And treat yourself better.

If your fave is a good person and cares for the fans, then he/she wouldn’t want to see you struggling so hard to continue to like them or cling onto a relationship that is clearly hurting you in some way. I’ve seen enough idols who caution against fandom extremism and treating them as close personal friends to know that even if not all idols can speak out, they also wish for their fans to live their own lives that aren’t centered around them, the idols. And if you want to come back into the fandom or check in on what your fave is doing, then they’ll still most likely still be around in some form even if it takes you like 5 years to come back.


I hope that helped a bit. I realise it wasn’t a lot but I could probably go on. If you want more of my intake on this then hit me up on Twitter or request a part 2, I don’t know.

I will say that it is not easy to suddenly detach yourself from an idol especially one you’ve built up such a solid relationship with. Rationally speaking, I’ve asked myself many a time why I feel any sort of attraction to this…guy…

God, give me strength 🤦🏿‍♀️

Logically, I know nothing will come out of having such a parasocial relationship with such an idol especially one from BTS, but what can I do? I’ve struggled and beat myself (mentally and physically) over and over for having any sort of attraction since I should know better. I’m sure it’s just hormones and whatnot. Yet, I know it’ll pass eventually.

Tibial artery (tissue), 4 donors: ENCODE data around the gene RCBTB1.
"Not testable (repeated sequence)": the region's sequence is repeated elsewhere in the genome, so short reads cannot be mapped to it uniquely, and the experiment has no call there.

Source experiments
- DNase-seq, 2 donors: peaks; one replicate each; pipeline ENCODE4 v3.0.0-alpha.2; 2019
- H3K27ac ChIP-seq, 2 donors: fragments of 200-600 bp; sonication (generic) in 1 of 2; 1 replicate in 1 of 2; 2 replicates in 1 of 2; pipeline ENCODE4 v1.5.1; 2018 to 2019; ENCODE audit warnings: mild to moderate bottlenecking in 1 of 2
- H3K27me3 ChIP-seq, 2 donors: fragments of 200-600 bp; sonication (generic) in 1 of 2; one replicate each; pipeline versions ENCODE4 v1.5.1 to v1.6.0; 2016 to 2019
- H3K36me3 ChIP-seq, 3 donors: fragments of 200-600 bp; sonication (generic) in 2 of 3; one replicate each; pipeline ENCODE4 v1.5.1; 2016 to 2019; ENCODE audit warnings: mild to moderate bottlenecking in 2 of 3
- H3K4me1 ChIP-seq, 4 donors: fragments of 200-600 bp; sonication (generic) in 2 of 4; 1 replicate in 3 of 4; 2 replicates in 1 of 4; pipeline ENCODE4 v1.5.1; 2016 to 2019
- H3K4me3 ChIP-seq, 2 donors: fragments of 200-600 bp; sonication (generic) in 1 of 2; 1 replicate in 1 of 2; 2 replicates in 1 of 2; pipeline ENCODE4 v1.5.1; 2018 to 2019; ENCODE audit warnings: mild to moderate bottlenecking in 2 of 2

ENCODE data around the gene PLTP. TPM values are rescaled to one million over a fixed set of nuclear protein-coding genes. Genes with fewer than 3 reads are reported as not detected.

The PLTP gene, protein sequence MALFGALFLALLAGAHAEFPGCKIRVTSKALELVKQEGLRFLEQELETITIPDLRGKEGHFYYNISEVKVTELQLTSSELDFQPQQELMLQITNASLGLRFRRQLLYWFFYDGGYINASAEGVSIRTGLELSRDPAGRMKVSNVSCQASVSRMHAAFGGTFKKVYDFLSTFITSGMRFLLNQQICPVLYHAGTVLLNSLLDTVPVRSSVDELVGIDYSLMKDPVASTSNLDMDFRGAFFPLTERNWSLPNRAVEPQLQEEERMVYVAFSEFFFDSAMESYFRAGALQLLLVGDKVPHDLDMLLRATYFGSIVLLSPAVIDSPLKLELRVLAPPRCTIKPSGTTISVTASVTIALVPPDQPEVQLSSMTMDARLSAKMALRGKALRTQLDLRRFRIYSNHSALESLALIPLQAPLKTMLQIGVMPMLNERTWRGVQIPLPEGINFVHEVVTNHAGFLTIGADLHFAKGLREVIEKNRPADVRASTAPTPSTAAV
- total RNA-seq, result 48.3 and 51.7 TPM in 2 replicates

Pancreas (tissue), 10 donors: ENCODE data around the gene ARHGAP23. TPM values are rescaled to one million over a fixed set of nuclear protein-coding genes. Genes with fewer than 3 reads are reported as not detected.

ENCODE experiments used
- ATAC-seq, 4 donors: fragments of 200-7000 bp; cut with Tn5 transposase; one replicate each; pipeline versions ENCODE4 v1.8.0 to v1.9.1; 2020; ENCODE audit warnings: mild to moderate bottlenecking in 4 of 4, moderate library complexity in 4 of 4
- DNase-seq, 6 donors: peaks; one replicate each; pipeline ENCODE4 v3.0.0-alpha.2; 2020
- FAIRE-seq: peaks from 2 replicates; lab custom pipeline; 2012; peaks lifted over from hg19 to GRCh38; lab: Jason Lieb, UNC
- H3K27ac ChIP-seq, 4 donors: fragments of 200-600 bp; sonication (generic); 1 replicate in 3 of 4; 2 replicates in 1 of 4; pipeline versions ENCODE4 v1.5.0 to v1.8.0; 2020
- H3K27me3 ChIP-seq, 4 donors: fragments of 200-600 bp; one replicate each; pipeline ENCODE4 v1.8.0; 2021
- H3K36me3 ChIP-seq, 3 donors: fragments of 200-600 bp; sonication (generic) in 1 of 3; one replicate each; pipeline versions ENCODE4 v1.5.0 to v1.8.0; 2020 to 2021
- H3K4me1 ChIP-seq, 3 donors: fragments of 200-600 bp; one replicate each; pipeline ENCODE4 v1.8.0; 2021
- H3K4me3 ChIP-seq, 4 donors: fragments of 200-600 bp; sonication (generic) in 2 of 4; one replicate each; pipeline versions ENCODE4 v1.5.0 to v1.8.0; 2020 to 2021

At least, I hope…

So one more piece of advice:

6. Be patient with yourself and let life do it’s thing.

I have gotten some really good advice from Kpopalypse about this, but something from another internet stranger sticks with me to this day. It’s kind of long, but I want to share it for anyone is like me and still wrestling with his/her feelings over the complicated and convoluted parasocial relationship between fan and idol:

People tend to label someone once their first impression is complete, and then they more or less ignore everything that person says unless they have some reason to listen to or observe them. And they think of the person, they think only of the label, a sticky note with two or three lines of text on it…